All Bulgarian children must go to school

September 15, 2017 by  
Filed under Featured, Missions, News

All Bulgarian children must go to school! A new legal measure called “Highway to Knowledge” calls for police enforcement over children who do not attend public school and heavy fines on their parents.

All children who do not go to school by October 20th will be brought to school with the help of the police. Five skipped class periods will cost a $100 fine for the parents (min. monthly salary in Bulgaria is about $300)

By August 31st of the school year, each school will turn in lists of students attending along with addresses and social security numbers as part of their annual school registration. If a student does not start attending school by October 20th of the school year, a “social assistance team” will be provided to bring the student in for class. This “social assistance team” will have a policeman, a pedagogy and a counselor. At least one such team must be formed in each city or village that has at least one school. The teams will tour the homes of the students not in attendance, talk to parents and explain what the sanctions are if the children are not enrolled in a school or kindergarten. If the team does not find the child at their current address, names and data will be posted by the Ministry of Interior. These teams will also be responsible for creating an individual plan for each child and what kind of help they need to remain in the education system.

By September 30th, school principals must enter the names and the data of all students enrolled in an electronic database. Each month, the system will generate a report with all absentees and appropriate action will be taken. Pre-schoolers who have not attended school for more than three days will also be reported. The parents of these children will be fined under the School and Pre-school Education Act.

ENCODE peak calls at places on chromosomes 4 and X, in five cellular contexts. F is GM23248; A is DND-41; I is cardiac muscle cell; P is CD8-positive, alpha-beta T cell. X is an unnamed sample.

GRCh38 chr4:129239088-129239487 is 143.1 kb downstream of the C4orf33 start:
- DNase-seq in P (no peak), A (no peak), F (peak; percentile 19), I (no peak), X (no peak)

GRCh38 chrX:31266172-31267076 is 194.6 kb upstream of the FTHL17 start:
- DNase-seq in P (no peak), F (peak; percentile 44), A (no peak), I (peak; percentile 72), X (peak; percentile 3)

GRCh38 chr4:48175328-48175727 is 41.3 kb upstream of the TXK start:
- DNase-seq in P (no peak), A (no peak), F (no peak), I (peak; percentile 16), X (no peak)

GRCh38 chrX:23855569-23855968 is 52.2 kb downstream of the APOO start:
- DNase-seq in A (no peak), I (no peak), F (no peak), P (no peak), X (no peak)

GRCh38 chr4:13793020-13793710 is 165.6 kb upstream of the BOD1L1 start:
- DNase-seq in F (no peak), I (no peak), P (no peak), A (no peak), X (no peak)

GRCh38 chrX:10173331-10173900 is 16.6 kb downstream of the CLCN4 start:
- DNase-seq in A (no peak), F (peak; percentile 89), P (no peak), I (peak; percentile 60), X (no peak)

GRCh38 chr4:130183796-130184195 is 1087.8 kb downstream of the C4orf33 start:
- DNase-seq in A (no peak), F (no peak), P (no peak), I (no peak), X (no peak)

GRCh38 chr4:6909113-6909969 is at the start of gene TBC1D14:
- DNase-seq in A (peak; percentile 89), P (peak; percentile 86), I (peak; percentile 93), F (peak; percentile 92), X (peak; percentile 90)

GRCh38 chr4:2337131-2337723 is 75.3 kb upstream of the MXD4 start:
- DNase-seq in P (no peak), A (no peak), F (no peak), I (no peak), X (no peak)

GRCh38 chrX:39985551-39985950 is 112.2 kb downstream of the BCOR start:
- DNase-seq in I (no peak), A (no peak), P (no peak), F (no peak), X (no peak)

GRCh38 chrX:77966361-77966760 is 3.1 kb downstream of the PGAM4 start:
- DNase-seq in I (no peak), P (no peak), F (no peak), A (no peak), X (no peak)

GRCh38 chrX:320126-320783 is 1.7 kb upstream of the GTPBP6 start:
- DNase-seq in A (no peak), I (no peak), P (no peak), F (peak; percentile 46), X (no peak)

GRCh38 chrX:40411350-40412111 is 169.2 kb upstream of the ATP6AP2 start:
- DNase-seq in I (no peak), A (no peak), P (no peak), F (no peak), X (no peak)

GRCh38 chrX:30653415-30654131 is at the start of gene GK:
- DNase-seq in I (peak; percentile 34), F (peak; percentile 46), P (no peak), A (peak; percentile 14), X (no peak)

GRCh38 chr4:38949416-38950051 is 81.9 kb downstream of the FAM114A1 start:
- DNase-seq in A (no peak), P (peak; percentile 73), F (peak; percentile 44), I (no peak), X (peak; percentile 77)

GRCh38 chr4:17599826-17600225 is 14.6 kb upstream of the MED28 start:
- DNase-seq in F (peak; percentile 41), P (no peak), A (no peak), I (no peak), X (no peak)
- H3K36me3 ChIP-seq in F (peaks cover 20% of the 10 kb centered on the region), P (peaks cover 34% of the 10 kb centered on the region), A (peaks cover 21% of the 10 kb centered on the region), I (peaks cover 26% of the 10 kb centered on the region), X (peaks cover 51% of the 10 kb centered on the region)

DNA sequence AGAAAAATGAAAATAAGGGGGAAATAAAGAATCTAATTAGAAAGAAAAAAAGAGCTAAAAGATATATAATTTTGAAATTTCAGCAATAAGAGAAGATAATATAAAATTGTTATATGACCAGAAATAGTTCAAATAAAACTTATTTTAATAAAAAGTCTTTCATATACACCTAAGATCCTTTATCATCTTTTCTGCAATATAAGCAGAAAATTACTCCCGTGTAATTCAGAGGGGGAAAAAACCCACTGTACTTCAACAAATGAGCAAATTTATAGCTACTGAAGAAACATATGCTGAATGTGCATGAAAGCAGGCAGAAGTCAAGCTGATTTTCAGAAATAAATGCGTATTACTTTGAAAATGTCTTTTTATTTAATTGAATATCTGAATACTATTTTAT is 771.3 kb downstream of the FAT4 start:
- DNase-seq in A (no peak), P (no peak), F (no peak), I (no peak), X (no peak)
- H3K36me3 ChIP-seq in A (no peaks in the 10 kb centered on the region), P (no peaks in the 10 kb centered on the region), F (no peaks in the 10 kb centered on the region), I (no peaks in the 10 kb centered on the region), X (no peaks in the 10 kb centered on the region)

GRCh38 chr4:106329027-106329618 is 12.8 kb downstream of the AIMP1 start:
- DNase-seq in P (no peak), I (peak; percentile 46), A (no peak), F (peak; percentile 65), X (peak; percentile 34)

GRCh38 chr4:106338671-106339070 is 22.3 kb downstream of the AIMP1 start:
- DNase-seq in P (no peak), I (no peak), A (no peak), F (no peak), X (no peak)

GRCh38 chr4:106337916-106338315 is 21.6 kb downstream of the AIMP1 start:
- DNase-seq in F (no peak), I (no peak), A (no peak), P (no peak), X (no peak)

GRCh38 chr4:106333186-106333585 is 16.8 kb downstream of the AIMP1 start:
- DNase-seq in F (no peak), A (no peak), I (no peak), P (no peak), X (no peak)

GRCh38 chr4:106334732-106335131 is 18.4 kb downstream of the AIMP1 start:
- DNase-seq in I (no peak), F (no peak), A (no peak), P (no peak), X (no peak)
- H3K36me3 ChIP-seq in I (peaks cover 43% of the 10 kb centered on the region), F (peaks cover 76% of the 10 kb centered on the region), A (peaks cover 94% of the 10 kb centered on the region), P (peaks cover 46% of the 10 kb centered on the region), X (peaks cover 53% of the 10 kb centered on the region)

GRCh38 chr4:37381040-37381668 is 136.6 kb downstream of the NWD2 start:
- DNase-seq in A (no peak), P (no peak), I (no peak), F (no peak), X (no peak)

The (un)Forgotten: The Story of Rev. Ivan Voronaev’s Children

June 1, 2014 by  
Filed under Books, Featured, Missions, News

51Sa1IcA8OL._SY344_PJlook-inside-v2,TopRight,1,0_SH20_BO1,204,203,200_[1]The (un)Forgotten: Story of the Voronaev Children
Missions & Intercultural Studies
Dony K. Donev, D. Min.
Cup & Cross Ministries International
Presented at the 40th Annual Meeting of the Society for Pentecostal Studies

Our presentation at the 2010 SPS meeting in Minneapolis opened a door for discussion of early missionaries to Eastern Europe with a special focus on Rev. Ivan Voronaev. But the story and ministry of Rev. Ivan Voronaev cannot be separated from his main supporter and partner in the ministry – his wife and children.

During the time of original research, it became obvious that Ivan Voronaev was successful in the ministry both in the United States and Europe only through the obedience of his family. They followed his call for missions, leaving behind the comfort of life in America. The Voronaevs sacrificed the future of their children for the unknown reality of Russia’s greatest depression. The strive for survival followed the imprisonment of both parents along with the virtually impossible task to re-immigrate from Russia and reunite in the United States, and the constant struggle to save their parents from certain death in Stalin’s consecration camps even when all hope was lost.

The Voronaevs’ story presents an early historical case study on Pentecostal missionaries and their children, not only as second generation believers, but as second generation Pentecostal immigrants as well. This example is particularly interesting since it combines both mission and immigration, as integral parts of the Pentecostal identity at the dawn of the movement. To add to this there is the relationship between missionary families and the mission-sending agency, on this occasion being the Missions Department of the Assemblies of God and in part the Russian Evangelical Diaspora.

In this context, the research on the Voronaev family has three distinct parts: (1) life in Russia and the imprisonment of the parents, Ivan and Katherine Voronaev, (2) back to America under the care of Assemblies of God Missions’ Department and (3) and the after years, with a special focus on the life and ministry of the oldest of the Voronaev’s children, Paul.